24. AMSA, ‘Guidance notice: certificate of survey’, AMSA website, August 2014, accessed 6 August 2014. 25. AMSA, ‘Surveyors’, AMSA website, accessed 6 August 2014. 26. Explanatory Memorandum, Marine Safety (Domestic Commercial Vessel) National Law Amendment Bill 2014, op. cit., pp. 3-4. 27. AMSA, ‘Guidance notice: certificate of survey’, AMSA website, August 2014, accessed 7 August, 2014.

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• proposed subsection 50(2) at item 8 which relates to varying a certificate of operation. A certificate of operation is normally issued for five years to a person or business, who can demonstrate competency and capacity in relation to the safe operation of domestic commercial vessels28

• proposed subsection 52(2) at item 11 which relates to revoking a certificate of operation

• proposed subsection 62(2) at item 12 which relates to varying a certificate of competency and

• proposed subsection 64(2) at item 15 which relates to revoking a certificate of competency. A certificate of competency will allow the holder to operate anywhere in Australian waters subject to the operational and distance limitations of the certificate.29

Existing section 41 deals with the suspension of a certificate of survey. Item 6 repeals subsection 41(2) and substitutes proposed subsections 41(2) and (2A). Proposed subsection 41(2) provides for a mandatory suspension of a certificate of survey if the National Regulator is satisfied that it is for the purpose of protecting human life, securing the safe navigation of vessels or dealing with an emergency that involves a serious threat to the environment. Proposed subsection 41(2A) provides the National Regulator with a discretion to suspend a certificate of survey on the National Regulator’s initiative for a purpose prescribed by the regulations. Similar discretions have been inserted into the following sections in addition to the mandatory elements:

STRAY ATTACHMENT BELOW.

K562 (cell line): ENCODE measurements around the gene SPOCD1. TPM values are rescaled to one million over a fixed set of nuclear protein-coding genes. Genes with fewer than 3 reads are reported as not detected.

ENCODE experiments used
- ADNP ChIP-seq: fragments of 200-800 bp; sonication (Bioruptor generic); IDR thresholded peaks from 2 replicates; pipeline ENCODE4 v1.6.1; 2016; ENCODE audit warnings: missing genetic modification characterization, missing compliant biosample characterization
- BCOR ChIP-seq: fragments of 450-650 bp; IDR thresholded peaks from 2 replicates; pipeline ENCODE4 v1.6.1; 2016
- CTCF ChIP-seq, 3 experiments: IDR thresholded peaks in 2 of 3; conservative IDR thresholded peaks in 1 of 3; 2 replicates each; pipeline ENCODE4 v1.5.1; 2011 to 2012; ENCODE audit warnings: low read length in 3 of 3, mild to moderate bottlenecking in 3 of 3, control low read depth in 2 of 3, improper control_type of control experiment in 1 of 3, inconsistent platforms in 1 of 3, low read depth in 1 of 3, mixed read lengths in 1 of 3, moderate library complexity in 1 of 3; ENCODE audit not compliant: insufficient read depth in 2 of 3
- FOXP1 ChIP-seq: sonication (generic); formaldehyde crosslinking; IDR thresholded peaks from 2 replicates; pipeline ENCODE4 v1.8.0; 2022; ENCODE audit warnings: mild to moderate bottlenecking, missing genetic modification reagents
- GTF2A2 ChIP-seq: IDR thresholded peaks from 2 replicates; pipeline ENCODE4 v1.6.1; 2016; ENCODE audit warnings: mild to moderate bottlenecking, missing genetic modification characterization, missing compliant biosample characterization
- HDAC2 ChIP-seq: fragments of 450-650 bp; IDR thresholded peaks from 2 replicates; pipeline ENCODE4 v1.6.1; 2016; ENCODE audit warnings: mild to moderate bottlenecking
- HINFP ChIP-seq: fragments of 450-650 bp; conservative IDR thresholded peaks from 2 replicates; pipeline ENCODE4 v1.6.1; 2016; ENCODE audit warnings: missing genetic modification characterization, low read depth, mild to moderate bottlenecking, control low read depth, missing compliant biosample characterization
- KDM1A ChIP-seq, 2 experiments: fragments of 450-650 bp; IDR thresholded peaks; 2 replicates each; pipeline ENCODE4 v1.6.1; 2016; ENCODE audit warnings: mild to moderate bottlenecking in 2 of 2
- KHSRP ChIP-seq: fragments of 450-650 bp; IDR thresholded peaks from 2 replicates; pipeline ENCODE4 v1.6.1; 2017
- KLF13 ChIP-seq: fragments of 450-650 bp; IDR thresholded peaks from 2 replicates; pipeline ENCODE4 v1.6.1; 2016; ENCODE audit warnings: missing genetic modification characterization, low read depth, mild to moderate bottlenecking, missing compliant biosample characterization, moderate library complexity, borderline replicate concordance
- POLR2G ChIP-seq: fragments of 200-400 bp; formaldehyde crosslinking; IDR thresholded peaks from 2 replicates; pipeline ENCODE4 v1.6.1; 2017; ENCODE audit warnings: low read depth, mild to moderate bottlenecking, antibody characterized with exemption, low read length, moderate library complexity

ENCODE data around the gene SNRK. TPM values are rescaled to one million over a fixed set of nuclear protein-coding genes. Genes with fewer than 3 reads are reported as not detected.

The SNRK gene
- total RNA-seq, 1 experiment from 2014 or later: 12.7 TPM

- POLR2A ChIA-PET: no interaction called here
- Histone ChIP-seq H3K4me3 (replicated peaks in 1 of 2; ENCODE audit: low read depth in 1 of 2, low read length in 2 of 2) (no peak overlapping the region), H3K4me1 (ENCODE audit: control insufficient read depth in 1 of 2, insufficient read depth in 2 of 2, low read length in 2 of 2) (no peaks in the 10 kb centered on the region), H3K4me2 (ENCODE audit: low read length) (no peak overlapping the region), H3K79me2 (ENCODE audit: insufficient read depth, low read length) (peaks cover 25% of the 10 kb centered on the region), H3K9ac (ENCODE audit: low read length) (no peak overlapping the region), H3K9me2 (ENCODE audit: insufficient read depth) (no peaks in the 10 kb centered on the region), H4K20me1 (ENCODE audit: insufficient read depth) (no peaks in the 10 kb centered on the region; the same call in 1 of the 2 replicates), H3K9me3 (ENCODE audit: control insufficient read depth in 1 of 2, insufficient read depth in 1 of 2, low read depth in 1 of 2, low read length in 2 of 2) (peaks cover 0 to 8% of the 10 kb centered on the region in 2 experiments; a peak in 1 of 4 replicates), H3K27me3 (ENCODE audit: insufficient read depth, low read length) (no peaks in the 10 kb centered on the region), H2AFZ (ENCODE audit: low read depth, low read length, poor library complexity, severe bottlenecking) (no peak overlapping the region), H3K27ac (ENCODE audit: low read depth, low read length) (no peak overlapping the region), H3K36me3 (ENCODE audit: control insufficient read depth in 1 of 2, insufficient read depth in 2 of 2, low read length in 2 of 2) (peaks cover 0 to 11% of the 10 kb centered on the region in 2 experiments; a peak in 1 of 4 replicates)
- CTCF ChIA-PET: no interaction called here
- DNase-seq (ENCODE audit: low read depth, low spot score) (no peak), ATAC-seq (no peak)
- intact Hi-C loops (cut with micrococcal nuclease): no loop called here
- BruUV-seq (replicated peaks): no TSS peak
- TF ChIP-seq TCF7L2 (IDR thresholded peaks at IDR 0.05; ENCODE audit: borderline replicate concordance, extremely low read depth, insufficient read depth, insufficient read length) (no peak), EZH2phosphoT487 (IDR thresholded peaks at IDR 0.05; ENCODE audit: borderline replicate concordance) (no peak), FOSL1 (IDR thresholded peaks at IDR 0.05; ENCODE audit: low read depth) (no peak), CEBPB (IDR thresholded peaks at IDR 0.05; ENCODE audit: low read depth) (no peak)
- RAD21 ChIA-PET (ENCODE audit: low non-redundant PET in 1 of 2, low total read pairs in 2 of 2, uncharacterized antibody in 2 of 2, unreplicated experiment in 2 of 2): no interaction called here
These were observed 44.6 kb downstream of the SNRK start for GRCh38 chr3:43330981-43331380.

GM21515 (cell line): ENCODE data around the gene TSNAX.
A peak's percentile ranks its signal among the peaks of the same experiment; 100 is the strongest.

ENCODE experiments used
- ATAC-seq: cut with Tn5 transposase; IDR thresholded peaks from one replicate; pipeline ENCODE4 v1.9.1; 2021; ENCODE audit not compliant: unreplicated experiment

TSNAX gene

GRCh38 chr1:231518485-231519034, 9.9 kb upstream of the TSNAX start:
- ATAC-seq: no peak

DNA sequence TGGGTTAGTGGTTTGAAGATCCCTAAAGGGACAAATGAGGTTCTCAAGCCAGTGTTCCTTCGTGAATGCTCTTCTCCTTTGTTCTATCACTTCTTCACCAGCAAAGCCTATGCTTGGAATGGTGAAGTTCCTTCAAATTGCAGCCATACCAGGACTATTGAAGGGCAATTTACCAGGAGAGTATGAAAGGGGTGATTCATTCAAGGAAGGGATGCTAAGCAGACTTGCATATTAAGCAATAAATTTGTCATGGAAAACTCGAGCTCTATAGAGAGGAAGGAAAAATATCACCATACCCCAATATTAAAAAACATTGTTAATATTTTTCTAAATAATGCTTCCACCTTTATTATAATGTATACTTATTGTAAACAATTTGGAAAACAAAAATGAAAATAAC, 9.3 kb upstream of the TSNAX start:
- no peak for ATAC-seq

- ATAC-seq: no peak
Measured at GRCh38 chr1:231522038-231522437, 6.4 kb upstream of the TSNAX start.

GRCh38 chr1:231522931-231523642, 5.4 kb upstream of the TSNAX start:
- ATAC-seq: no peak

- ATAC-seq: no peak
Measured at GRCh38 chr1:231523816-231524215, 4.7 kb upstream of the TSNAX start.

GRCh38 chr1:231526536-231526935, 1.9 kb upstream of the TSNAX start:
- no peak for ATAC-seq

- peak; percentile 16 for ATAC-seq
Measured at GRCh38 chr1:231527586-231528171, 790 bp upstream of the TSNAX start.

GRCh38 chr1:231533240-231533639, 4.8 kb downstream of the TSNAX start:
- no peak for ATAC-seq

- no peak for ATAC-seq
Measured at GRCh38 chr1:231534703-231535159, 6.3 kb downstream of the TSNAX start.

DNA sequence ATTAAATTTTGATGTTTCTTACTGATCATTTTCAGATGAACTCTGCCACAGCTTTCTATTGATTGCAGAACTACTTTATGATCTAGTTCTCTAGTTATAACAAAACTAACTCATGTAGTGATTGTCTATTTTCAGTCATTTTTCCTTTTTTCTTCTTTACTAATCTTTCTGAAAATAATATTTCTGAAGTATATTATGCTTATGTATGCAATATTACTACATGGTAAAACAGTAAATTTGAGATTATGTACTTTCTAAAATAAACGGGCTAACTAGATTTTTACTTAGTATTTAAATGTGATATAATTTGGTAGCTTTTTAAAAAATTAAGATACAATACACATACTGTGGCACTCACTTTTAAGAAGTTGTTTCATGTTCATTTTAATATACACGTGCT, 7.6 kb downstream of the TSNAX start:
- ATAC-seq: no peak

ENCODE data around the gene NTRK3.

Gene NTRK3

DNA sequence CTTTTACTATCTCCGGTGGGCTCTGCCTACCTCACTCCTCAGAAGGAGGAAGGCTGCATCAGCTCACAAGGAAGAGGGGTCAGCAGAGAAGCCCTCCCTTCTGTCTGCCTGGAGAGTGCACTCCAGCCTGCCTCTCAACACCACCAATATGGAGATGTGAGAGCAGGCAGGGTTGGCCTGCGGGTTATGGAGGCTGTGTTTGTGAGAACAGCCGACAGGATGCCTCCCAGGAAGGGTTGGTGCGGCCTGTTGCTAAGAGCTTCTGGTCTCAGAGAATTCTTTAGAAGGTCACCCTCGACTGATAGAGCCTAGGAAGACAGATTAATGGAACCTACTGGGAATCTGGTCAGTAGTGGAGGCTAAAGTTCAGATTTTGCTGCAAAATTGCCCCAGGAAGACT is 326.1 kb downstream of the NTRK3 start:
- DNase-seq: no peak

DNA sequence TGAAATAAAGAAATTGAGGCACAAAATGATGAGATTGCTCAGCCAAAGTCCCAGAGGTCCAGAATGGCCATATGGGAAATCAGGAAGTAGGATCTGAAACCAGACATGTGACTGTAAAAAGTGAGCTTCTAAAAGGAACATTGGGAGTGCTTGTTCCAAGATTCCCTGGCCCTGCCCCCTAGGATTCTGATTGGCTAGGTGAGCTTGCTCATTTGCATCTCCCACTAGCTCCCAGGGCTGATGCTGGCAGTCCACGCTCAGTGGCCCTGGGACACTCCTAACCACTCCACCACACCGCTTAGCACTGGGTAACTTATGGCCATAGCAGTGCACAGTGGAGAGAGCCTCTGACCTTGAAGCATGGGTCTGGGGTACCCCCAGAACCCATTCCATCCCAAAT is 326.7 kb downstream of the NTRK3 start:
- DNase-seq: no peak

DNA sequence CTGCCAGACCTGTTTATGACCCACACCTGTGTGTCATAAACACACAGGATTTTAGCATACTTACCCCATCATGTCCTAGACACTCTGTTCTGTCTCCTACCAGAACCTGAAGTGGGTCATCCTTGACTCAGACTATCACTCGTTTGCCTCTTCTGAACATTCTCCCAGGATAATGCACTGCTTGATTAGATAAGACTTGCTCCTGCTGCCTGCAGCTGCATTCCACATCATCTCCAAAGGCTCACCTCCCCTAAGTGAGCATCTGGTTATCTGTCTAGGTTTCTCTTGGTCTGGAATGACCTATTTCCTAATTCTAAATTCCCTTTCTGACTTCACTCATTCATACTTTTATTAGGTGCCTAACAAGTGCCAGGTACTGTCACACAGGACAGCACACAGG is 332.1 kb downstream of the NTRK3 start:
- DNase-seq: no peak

• subsection 51(2A) at item 9 which relates to suspension of a certificate of operation and

• subsection 63(2A) at item 13 which relates to suspension of a certificate of competency.

Existing section 139 lists reviewable decisions of the National Regulator. Item 22 amends section 139 by repealing paragraphs 139(m), (n), and (o) as they are decisions of a marine safety inspector and do not belong in the list of reviewable decisions by the National Regulator. Item 23 inserts proposed subsection 139(2) to include the decisions of a marine safety inspector as reviewable decisions in a separate subsection.

Concluding comments The amendments are minor in nature. A number of the amendments give the National Regulator discretion when deciding whether to vary, suspend or revoke a certificate of survey, a certificate of operation or a certificate of competency. These amendments allow the Regulator greater flexibility when making decisions of this type.

28. AMSA, ‘Guidance notice: certificate of operation’, AMSA website, June 2014, accessed 7 August 2014. 29. AMSA, ‘Certificate of competency’, AMSA website, accessed 7 August 2014.